Your customers demand and deserve a fast, intuitive, feature-rich experience. So you need a PHP development partner you can trust. Net Solutions has over 20 years of experience in PHP Web Development Services. Our experienced core PHP and CMS team have designed and delivered customized websites, eCommerce stores, apps, and portals that help businesses scale fast and stay future-proof.
Whether you are looking for a new PHP application or a partner who can help you maintain/perform security updates on an existing platform, we’re here to help.
Why use PHP IDEs?
A PHP IDE has syntax highlighting and other abilities of a PHP editor, plus other features that foster PHP development. The best PHP IDEs typically give you ready-made code templates and comprehensive projects.
We all aspire to create clean code, be more productive, and make fewer errors. Of course, it is up to you, but in most situations, integrated development environments (IDEs) can make it simpler for you to accomplish those objectives. Choosing the best IDE is challenging because there are many factors to consider. And practically every IDE’s website claims to be the greatest one.
The following pointers will help you decide –
1. Code completion
Automated code suggestions help the developer avoid typing so much. If it supports custom classes and phpDoc, it can save you from reading project documentation.
Proper code completion also controls typos. For instance, if typing $cotroller-> doesn’t display any suggestions, you’ll know something is incorrect. It should have been $controller!
Debugging is less crucial in PHP since you can utilize FirePHP or add echo s without recompiling your code. However, debugging can save you hours when dealing with sophisticated systems where you must put echo after each line to observe what’s happening.
3. Client-side features
Every IDE offers a wide range of functionality. Some of those functions come in quite handy, while others don’t. Start with free ones. You might not need to purchase a license because their feature set might be sufficient for your needs. Make sure the features are what you need and want. If they are, ensure they function correctly in your preferred IDE. Try specialist tools if you find one IDE that works well but lacks one or two functions. Before using an IDE in a significant project, experiment with it for a week. Your existing working practices are far too rigid for you to feel secure.
PHP Tips to the rescue
A few tips and tricks will help you cut down a couple of lines of code; read below –
1.Use ternary operators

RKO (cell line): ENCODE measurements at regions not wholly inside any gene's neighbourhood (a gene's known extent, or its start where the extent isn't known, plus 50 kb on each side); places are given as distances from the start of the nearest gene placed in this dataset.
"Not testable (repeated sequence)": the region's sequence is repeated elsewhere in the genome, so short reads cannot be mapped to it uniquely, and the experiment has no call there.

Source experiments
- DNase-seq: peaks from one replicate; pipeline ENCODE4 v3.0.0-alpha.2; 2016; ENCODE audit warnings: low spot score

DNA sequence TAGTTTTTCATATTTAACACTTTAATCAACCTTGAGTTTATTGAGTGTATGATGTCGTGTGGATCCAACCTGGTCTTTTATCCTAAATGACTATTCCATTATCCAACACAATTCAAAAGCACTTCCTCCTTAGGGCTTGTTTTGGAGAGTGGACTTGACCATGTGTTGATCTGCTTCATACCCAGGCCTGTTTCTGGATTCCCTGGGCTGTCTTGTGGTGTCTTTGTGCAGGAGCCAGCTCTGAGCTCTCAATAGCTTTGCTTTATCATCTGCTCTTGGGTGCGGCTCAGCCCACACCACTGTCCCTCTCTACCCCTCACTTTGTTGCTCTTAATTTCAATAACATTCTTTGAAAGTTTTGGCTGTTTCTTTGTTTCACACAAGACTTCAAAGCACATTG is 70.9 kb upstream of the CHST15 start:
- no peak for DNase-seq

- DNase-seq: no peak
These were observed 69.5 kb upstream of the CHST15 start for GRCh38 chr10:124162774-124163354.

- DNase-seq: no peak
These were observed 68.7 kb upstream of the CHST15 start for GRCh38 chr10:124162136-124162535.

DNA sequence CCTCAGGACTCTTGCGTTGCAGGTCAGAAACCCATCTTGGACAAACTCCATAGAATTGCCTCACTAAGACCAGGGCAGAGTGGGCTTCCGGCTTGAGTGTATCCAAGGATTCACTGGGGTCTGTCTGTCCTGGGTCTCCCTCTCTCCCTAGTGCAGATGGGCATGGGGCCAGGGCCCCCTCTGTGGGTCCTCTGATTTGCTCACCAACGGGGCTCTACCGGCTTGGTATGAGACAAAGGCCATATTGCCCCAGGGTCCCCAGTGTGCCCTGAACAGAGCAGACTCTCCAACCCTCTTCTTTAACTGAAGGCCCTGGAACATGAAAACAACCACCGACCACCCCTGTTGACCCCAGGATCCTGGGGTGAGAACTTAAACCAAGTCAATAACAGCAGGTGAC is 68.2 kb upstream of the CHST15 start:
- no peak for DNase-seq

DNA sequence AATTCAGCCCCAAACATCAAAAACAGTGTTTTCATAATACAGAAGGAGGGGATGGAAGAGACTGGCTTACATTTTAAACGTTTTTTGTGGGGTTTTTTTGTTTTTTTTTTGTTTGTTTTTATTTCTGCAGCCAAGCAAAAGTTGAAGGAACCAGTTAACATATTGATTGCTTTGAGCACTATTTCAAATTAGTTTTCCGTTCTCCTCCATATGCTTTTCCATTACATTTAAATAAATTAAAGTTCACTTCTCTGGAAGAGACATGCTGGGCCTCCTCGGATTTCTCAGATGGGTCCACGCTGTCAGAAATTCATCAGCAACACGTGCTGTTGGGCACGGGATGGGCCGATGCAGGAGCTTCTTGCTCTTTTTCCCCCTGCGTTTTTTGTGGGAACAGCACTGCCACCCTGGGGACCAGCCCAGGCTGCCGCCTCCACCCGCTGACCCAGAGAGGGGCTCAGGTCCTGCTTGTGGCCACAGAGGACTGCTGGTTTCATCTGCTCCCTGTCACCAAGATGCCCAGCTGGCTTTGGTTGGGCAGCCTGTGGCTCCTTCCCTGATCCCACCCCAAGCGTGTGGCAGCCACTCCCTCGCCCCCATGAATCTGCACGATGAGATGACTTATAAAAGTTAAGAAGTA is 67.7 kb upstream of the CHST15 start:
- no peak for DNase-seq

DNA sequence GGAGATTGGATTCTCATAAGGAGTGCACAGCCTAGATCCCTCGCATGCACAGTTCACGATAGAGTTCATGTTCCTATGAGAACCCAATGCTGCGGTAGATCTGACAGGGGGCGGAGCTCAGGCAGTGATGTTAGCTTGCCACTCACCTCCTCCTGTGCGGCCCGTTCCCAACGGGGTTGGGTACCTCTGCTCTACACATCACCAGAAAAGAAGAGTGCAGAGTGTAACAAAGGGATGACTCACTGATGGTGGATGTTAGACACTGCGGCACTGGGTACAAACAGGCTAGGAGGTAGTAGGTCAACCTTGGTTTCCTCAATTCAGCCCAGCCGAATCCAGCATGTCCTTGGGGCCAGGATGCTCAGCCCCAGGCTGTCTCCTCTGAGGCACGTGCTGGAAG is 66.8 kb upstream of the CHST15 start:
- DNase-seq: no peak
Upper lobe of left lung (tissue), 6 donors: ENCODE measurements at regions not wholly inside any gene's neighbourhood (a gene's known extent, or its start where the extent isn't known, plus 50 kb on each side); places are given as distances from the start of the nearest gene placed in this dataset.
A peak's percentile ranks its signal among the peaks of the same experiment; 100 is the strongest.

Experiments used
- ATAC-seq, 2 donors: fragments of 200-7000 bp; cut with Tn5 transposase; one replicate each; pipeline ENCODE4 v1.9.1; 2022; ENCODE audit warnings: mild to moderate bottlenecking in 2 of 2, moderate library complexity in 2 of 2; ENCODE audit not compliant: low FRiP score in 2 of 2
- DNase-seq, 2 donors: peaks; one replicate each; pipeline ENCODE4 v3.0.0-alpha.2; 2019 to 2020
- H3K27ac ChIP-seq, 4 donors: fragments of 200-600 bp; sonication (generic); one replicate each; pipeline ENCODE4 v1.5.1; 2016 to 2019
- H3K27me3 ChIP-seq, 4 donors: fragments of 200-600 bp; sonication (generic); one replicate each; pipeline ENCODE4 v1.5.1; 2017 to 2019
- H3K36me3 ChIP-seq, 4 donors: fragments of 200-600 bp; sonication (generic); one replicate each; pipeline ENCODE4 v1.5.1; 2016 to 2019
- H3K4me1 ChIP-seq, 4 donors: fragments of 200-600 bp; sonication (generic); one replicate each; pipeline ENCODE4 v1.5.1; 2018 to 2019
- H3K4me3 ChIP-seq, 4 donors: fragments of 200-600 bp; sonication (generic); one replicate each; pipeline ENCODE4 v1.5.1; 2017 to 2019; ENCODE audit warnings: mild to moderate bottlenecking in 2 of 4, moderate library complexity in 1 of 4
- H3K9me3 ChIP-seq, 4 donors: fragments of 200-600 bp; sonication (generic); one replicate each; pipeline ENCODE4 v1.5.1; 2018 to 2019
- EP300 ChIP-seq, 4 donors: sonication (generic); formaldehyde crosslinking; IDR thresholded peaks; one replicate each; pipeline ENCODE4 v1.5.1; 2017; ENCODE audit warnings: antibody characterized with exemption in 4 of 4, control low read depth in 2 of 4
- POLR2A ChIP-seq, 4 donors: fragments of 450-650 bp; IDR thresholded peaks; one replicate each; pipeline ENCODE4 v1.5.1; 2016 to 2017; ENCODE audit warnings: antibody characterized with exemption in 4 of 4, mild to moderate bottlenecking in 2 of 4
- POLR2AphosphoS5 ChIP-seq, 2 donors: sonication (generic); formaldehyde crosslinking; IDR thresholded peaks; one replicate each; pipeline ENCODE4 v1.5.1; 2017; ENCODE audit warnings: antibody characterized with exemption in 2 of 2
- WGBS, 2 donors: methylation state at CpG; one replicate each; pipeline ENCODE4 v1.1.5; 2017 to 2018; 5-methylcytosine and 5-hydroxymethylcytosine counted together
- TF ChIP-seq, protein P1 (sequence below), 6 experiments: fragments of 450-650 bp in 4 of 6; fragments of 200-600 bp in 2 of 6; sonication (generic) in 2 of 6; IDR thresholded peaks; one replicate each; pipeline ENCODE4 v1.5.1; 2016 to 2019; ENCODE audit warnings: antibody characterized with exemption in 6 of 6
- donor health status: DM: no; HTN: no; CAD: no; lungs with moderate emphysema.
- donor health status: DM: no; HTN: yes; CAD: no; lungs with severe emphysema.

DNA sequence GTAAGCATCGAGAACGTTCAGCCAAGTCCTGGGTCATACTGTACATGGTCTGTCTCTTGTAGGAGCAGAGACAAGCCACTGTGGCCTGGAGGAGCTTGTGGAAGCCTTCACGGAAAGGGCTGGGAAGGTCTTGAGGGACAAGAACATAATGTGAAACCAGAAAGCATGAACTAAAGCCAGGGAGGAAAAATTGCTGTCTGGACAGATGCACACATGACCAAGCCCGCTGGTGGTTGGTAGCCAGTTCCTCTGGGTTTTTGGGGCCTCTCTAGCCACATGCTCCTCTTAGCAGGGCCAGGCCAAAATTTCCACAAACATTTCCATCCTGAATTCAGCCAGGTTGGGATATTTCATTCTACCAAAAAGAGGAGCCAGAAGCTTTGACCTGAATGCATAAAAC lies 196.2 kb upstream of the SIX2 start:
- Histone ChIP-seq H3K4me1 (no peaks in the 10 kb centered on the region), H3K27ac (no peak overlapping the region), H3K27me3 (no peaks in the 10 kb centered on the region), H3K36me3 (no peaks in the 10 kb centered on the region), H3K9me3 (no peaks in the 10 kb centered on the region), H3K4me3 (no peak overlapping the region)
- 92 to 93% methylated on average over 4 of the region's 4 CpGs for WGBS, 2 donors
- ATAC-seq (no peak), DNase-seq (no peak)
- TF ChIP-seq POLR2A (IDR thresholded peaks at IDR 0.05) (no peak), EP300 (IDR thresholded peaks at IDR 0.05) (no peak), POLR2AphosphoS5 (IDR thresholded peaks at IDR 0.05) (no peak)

Here, the code means to escape $host if the string length is greater than zero, but instead, accidentally, it’s the opposite. Concision only makes the code the same.
The ternary operator may be fine for one-liners, prototypes, and templates, but an ordinary conditional statement is always better. PHP is descriptive and verbose, and the code should be, too.
You most likely only need Memcached if your program is deployed across numerous servers. Simpler caching techniques, like serializing data and storing it in a temporary file, can reduce the effort required to process each request.
Using the shared memory helpers in APC, a caching system is one of the simplest and most used ways to cache data in memory. In the example above, you don’t need to wait for a distant server to provide the feed data for each request if you use this form of caching. A certain amount of delay is experienced—up to five minutes in this example—but this can be changed to achieve the real-time performance your program wants.
Frequently Asked Questions
How does PHP work with HTML?PHP was created to work with HTML and can be embedded in the HTML code. Pure PHP files do not contain any HTML tags. The server interprets the PHP code and returns the results to web browsers in HTML code.
How to hire a skillful PHP developer?
- Ask questions linked to previous projects.
- Assess based on the current knowledge base and learning skills.
- Experience Level.
- Technical Proficiency.
- Communication Fluency.
- Check the Developer’s Portfolio.
- Technical Interview Questions.
Is PHP a front end or a backend?
PHP is one of the backend languages known as the scripting language. When a PHP page is requested, the server parses the PHP code, which in most cases results in dynamically created HTML.
Why is PHP called a scripting language?PHP is a server-side language because php requires a server to run code. The Code of php gets executed on the server, and the result of execution is returned to the browser. That’s why php is called script language and server-side language.